Types of Hawks In Ohio – With Pictures!

Written by Megan Martin
Published: August 19, 2022
Image Credit Henk Bogaard/Shutterstock.com
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It is estimated that there are around 180 species of birds that spend time in Ohio each year. Several of these are made up of different types of hawks.

Ready to meet the different types of hawks in Ohio? Keep reading!

1. Red-Tailed Hawk

Fastest Birds in the World: Red-tailed Hawk
Red-tailed hawks are among the fastest hawks in the world.

Bob Branham/Shutterstock.com

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Scientific NameButeo jamaicensis
Weight1.5-3.5 pounds
Height18 – 26 inches
Wingspan40.8 – 57.6 inches

Many consider red-tailed hawks to be one of the most common hawks. From North to South America, they’re fairly abundant. In fact, they can be found in more places other than the southern regions of Alaska to Panama.

Other than migrating when the weather gets cold, you could actually consider red-tailed hawks to be quite the homebodies. Although they’re expert hunters and fliers, they like to pick a single area to make their territory and live. Red-tailed hawks will only hunt in a small area, usually less than two square miles. It’s a good thing, too! Male red-tailed hawks are territorial and won’t be kind to visitors of the same species. By maintaining their own spaces, they’re able to work to prevent confrontation. 

Red-tailed hawks have a fairly diverse diet. From mammals to reptiles and other birds, most things smaller than these birds of prey may end up on the menu. And, considering they’re the second-largest hawk in the Buteo genus, many things are smaller than these hawks. 

You can find fourteen different subspecies of red-tailed hawk in the Western Hemisphere. Because Ohio is further north than other common red-tailed hawk hot spots, you may not be able to spot all these subspecies without traveling.

2. Sharp-Shinned Hawk

cooper's hawk vs sharp shinned hawk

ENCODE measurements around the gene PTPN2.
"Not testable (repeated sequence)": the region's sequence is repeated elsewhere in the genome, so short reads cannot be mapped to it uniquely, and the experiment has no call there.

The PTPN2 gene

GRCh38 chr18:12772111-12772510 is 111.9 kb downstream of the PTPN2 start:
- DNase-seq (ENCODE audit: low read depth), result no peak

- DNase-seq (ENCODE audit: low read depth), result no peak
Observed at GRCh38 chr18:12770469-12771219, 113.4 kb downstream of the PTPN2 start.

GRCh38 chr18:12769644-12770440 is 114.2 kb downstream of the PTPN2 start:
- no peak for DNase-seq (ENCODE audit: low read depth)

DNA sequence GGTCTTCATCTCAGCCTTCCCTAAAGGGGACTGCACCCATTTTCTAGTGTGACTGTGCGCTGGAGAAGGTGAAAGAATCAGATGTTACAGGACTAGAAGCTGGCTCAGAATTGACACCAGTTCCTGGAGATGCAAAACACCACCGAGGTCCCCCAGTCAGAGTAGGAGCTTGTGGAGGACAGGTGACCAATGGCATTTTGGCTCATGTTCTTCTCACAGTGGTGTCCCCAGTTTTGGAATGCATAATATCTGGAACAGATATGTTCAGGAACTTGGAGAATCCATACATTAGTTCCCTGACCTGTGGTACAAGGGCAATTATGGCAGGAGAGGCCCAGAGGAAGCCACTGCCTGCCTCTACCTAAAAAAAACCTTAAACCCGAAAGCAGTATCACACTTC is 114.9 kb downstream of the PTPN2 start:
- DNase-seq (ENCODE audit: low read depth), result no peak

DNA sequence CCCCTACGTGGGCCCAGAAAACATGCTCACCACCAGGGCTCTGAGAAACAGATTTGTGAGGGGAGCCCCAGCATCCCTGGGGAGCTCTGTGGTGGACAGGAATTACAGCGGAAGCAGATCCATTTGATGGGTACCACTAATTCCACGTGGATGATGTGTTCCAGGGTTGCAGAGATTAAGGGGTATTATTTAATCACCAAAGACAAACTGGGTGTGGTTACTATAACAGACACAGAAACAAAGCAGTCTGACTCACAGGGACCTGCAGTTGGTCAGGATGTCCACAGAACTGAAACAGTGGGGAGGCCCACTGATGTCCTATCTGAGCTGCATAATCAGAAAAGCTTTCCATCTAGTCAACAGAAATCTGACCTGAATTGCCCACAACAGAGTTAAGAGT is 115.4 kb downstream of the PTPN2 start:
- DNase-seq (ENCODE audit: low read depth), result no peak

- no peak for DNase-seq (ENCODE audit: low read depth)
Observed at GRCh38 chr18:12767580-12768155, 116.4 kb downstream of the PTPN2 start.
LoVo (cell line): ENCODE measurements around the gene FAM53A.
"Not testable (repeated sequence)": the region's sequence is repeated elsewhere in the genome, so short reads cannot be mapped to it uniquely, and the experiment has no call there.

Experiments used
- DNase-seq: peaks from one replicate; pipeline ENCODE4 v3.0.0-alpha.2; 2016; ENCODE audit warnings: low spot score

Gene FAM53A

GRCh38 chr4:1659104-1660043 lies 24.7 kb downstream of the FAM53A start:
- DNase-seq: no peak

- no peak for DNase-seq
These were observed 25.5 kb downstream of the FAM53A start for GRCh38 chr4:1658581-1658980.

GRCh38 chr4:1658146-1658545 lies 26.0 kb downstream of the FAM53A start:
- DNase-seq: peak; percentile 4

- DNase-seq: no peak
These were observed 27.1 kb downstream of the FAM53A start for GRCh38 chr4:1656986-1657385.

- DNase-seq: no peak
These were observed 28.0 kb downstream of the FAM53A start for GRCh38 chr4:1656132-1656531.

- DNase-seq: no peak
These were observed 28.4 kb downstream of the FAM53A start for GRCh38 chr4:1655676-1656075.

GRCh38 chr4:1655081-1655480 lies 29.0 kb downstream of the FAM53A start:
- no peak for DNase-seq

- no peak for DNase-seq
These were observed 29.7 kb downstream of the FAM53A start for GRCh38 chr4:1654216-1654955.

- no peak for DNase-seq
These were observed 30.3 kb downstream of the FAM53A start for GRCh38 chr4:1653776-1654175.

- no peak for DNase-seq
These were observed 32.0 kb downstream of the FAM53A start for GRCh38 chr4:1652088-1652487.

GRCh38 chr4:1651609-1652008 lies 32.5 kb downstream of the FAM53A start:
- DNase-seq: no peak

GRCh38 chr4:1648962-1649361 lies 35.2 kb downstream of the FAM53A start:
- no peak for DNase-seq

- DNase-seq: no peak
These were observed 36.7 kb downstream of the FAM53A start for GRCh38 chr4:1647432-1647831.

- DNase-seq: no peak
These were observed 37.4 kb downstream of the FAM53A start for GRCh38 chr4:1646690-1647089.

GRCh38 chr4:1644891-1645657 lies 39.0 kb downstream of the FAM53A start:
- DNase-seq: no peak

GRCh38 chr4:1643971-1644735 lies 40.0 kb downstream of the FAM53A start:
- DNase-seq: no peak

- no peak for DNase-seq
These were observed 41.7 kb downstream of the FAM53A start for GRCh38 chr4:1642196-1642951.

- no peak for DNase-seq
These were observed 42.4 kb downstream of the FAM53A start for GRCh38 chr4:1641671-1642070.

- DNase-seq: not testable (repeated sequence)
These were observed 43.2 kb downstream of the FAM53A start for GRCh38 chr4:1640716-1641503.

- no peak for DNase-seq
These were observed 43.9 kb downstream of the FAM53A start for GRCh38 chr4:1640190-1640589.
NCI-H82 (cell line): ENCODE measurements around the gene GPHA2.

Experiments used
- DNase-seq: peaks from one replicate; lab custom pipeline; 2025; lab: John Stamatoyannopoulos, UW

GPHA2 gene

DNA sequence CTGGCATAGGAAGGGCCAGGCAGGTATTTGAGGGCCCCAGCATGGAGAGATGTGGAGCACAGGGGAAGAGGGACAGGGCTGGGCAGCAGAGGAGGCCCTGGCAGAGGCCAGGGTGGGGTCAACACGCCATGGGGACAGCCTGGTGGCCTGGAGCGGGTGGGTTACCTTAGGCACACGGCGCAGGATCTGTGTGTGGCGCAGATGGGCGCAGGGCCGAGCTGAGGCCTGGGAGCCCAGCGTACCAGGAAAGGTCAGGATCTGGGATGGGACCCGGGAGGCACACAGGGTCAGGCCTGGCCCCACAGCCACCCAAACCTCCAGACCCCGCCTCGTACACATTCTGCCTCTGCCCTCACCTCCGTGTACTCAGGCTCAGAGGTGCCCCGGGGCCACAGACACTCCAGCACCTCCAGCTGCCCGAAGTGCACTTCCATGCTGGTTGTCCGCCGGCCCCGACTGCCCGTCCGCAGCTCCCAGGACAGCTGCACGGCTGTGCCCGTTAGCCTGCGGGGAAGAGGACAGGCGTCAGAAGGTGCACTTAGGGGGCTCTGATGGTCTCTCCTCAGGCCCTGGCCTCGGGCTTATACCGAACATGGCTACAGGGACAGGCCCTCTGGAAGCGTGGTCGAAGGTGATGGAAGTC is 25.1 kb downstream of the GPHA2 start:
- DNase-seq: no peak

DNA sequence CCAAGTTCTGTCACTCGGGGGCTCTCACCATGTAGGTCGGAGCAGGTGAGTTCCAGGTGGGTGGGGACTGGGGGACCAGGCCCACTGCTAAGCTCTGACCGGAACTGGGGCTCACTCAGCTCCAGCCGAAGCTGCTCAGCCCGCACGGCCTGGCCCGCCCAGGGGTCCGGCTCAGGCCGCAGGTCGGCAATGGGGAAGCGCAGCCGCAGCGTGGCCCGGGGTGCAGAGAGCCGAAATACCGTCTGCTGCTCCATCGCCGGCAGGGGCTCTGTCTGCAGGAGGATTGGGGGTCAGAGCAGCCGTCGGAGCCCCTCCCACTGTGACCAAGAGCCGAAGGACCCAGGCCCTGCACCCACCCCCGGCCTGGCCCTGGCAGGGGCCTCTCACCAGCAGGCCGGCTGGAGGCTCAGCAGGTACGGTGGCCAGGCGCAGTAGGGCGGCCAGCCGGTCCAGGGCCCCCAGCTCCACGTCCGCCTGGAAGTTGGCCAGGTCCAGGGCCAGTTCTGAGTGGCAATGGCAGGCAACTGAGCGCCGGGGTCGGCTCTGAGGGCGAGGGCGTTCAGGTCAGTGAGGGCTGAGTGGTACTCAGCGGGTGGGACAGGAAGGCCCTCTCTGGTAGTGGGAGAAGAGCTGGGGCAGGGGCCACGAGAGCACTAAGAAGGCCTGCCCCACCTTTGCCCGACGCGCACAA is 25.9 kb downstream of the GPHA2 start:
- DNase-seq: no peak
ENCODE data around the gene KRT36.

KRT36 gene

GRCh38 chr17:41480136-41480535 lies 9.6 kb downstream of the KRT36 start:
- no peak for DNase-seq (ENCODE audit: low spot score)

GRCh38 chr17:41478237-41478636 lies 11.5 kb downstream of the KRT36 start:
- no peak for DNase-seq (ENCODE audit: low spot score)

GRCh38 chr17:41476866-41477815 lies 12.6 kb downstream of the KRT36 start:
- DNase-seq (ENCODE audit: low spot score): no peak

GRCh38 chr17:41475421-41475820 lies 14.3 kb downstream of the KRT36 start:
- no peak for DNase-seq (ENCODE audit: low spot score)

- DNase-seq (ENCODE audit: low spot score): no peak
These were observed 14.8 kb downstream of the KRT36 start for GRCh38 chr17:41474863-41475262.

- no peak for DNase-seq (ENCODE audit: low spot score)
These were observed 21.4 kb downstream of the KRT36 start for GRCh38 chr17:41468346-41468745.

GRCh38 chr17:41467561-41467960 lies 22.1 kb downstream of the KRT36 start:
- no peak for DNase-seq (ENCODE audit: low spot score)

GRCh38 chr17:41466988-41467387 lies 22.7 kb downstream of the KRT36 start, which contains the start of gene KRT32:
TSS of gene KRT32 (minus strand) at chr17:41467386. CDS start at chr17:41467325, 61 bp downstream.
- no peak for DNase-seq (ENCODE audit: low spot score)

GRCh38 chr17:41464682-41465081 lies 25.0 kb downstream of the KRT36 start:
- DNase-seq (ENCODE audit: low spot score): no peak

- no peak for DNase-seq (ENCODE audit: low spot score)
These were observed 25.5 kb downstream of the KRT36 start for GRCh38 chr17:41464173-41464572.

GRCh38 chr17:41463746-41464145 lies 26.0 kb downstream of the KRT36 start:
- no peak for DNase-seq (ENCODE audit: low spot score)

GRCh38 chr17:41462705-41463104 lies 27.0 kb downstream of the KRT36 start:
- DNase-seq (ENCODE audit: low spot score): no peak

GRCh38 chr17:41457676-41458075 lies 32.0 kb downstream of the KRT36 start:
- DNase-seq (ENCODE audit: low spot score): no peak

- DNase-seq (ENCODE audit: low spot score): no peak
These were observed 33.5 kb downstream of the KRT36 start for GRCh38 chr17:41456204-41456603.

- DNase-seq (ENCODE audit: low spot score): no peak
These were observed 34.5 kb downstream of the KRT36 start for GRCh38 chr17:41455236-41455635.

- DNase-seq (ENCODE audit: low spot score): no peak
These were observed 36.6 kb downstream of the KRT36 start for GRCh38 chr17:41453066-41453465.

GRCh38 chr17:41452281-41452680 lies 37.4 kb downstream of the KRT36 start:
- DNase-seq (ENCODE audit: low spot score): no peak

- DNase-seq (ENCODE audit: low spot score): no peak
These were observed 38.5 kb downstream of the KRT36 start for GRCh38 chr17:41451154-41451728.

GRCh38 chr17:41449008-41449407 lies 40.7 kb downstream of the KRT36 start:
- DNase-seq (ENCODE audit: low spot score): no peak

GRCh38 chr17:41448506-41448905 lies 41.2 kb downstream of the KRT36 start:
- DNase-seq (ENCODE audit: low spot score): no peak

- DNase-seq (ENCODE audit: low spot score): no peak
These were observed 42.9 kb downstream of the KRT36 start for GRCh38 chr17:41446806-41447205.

The sharp-shinned hawk is a common sight around bird feeding areas.

Wyatt W/Shutterstock.com

Scientific NameAccipiter striatus
Weight2.9 – 7.7 ounces
Height9 to 15 inches
Wingspan17 to 26 inches

Weighing in at an adult size of as little as 2.9 ounces, the sharp-shinned hawk is the smallest hawk in the United States. Not sure just how small that is? That’s the same as around three pencils!

However, even being the smallest type of hawks, not all sharp-shinned hawks are created equal. In fact, there are about 10 subspecies of sharp-shinned hawks, and they come in all different shapes and sizes. While those in the United States have been able to stake their claim as the smallest type of hawks, some subspecies in South America can grow larger. 

Because of their small size, hunting can be difficult for sharp-shinned hawks. Red-tailed hawks can rely on their size and speed to attack prey midair, but sharp-shinned hawks have to get creative to ensure their next meal. Thankfully, Ohio is home to the rich wilderness that provides the perfect opportunities for these intelligent birds to utilize the element of surprise. Rather than going for brute force like many other types of hawks in Ohio, the sharp-shinned hawk will ambush its prey. 

The sharp-shinned hawk is also a common sight around bird feeding areas – including your backyard! If you happen to have popular bird feeders set up in your yard, then you may occasionally see a sharp-shinned hawk in the bushes waiting for its next meal. However, rather than the seed mix you put out, it has its eye on the other birds coming to visit!

3. Rough-Legged Hawk

Rough-legged Hawk
The rough-legged hawk is one of the only hawks in Ohio with feathered legs.

Eivor Kuchta/Shutterstock.com

Scientific NameButeo lagopus
Weight1.32 to 3.66 pounds
Height18 – 23 inches
WingspanAround 52 inches

Rough-legged hawks are probably one of the unique types of hawks in Ohio. The reason is that they’re such a rare sight! Many hawks live in Ohio year-round, and for those who move south, there are often hawks from even further north coming to settle in Ohio for the winter. One of those hawks would be the rough-legged hawk.

During the majority of the year, including breeding season, you won’t find rough-legged hawks in Ohio. In fact, you won’t even find them in the United States for the most part! Instead, the rough-legged hawk spends a majority of its time in some of the coldest areas in the world. This includes the Arctic and subarctic regions of the Northern Hemisphere, from North America, Europe, and all the way to Russia.